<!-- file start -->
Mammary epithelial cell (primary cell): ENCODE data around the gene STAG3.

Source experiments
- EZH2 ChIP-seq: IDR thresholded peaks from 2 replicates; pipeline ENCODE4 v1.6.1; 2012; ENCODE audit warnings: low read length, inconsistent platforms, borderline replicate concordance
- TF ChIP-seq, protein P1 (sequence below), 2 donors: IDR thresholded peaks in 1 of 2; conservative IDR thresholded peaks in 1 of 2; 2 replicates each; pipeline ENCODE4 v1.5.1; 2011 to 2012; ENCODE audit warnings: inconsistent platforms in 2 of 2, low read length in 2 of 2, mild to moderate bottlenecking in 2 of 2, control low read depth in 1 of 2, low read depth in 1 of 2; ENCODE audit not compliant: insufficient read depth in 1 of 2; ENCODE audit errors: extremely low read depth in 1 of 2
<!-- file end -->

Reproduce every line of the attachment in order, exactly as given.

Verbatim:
Mammary epithelial cell (primary cell): ENCODE data around the gene STAG3.

Source experiments
- EZH2 ChIP-seq: IDR thresholded peaks from 2 replicates; pipeline ENCODE4 v1.6.1; 2012; ENCODE audit warnings: low read length, inconsistent platforms, borderline replicate concordance
- TF ChIP-seq, protein P1 (sequence below), 2 donors: IDR thresholded peaks in 1 of 2; conservative IDR thresholded peaks in 1 of 2; 2 replicates each; pipeline ENCODE4 v1.5.1; 2011 to 2012; ENCODE audit warnings: inconsistent platforms in 2 of 2, low read length in 2 of 2, mild to moderate bottlenecking in 2 of 2, control low read depth in 1 of 2, low read depth in 1 of 2; ENCODE audit not compliant: insufficient read depth in 1 of 2; ENCODE audit errors: extremely low read depth in 1 of 2